“Apps like Gravilux awaken an ‘Avatar’-like sensitivity to electricity in the body, power in the palms, and general connectedness.” – New York Times

“Every once in a while, an app will come along that has no practical application whatsoever but is just SO COOL that you have to have it! Gravilux is that sort of app.” – iphoneapplicationlist.com

“Of the millions of apps out there, none quite capitalize on the sheer fun and beauty of interactivity the way that Scott Snibbe’s do.” – Cool Hunting

Kindle Fire App Recommendations: Utility Apps

Last time I did a round of recommendations for the Kindle Fire was really a focus on games.  This makes sense to me given how much fun I’m having with my own.  That said, there is a fair amount that we can get out of Amazon’s tablet besides just fooling around.  I think I’ve got a couple here that you might find interesting, especially in situations where the Kindle Fire is a household or family device rather than something for a single owner.  Let me know what you think.

The Emergency App (Kindle Fire Edition)

This is one of those interesting things that could easily pass under the radar.  It is intended, at face value, to keep you ready for any emergency.  To a certain extent, it seems like it would?

Features include:

Lights (both a basic night light and assorted signal lights)

Alarm Sounds

Emergency Phone Numbers

Emergency Contact List

Medical Information List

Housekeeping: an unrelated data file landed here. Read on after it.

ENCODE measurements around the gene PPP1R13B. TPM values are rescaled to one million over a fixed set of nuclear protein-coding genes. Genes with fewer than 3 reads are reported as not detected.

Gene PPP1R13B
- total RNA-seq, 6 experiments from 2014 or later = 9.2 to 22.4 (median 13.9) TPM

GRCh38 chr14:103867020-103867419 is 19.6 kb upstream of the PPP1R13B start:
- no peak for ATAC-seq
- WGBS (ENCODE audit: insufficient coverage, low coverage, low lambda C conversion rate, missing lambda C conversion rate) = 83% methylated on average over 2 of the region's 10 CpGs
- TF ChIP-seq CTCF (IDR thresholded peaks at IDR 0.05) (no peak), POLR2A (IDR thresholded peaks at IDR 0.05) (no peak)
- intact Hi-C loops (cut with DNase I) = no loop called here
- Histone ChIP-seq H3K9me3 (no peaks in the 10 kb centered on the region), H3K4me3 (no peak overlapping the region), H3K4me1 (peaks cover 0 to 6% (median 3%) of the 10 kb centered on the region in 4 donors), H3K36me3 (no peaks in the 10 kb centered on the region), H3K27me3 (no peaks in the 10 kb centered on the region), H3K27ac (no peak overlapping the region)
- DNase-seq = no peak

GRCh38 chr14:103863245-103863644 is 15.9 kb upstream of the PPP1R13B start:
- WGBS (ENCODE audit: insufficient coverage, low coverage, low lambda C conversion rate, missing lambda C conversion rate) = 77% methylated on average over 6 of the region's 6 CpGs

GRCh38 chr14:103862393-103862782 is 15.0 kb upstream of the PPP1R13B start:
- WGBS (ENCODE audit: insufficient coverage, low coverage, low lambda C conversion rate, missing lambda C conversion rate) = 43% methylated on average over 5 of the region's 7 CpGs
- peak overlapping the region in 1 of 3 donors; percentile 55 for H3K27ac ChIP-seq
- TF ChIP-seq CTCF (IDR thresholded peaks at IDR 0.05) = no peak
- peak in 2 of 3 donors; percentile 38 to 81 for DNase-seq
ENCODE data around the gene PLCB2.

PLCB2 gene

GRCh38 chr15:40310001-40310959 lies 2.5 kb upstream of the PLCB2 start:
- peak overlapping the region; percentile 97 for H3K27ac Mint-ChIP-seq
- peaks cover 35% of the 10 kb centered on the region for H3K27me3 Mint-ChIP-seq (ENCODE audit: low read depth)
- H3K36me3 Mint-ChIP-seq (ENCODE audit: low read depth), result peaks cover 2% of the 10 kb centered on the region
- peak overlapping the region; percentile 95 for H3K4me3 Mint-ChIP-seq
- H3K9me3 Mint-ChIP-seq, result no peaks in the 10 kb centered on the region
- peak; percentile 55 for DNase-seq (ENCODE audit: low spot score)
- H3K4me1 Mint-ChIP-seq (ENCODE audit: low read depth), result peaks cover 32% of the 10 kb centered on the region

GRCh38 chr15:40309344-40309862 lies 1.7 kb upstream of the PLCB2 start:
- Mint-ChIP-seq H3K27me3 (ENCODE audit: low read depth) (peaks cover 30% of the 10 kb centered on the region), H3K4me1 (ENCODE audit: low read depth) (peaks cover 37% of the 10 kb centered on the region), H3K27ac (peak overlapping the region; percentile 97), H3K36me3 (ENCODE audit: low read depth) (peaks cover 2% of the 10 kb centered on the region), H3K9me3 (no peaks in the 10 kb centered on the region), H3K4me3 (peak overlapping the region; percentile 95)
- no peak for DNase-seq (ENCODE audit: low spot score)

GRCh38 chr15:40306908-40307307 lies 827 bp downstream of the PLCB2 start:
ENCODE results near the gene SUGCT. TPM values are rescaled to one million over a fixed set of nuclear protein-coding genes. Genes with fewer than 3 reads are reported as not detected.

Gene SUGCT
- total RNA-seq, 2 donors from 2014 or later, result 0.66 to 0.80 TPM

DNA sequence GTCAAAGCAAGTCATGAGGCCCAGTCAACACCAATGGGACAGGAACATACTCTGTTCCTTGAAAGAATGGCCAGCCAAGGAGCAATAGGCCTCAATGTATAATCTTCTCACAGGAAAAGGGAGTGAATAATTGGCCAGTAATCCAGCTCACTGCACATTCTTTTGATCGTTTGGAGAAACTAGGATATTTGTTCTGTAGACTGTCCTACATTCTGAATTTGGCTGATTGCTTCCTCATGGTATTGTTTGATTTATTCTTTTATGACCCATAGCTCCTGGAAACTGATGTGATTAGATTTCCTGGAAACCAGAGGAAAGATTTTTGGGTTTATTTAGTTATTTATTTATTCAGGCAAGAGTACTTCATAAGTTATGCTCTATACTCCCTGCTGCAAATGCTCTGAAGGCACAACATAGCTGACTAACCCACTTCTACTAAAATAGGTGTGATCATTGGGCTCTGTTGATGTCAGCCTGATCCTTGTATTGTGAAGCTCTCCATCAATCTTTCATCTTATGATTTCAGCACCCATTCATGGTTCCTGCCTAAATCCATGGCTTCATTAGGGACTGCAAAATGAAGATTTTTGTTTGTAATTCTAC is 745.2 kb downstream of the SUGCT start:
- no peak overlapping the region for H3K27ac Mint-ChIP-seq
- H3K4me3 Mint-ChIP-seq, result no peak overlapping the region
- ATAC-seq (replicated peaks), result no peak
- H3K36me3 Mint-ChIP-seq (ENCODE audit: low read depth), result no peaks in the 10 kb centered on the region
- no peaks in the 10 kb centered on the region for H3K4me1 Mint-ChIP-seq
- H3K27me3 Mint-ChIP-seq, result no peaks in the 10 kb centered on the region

Guide/Lists for Emergency Situations

Links to external Emergency related web resources

Most of that doesn’t strike me as useful, especially the audio alarms and sirens given the Kindle Fire’s mediocre audio capabilities, but as a thing to have around the house I would consider this one great anyway.

Parents especially should give it a look, as the medical information list is perfect for anybody with children.  You can store any special instructions, allergy information, medication needs, etc. in a convenient place that won’t be getting lost.  It is a newer app, still in development, but at $1 it would be hard to argue against buying.

All In One Remote Pro

On the side of less tragedy-related utility, we have a neat little app that will help build your Kindle Fire into your home network in a productive way.  All in One Remote lets you hook up to a PC on the network and take control of various things as an interface device rather than remote desktop management.

Using this app, you can control pretty much anything.  It works as a remote touchpad, extra keyboard, game controller, and more with varying degrees of usefulness.  You are also able to stream music through it, which is nice.  My own experience has been that you get the most out of this app with HTPCs and presentations.  The Kindle Fire isn’t particularly well suited for use as a controller for games, but it handles general interface tasks from a couch quite well and makes it much simpler to manipulate PowerPoint presentations in any setting.

Badass Battery Monitor

Not a whole lot of description necessary here.  It is an app that will keep track of your Kindle Fire’s battery life, given you an estimate of time remaining, and let you know which apps are causing the most power drain during use.  If you are regularly finding yourself in situations where the Kindle’s battery is just barely enough between charges, this will be a useful tool.  Rather than just a percentage you can get actual time estimates, both in terms of time remaining to depletion and time remaining to reach full power while charging.  Strongly recommended.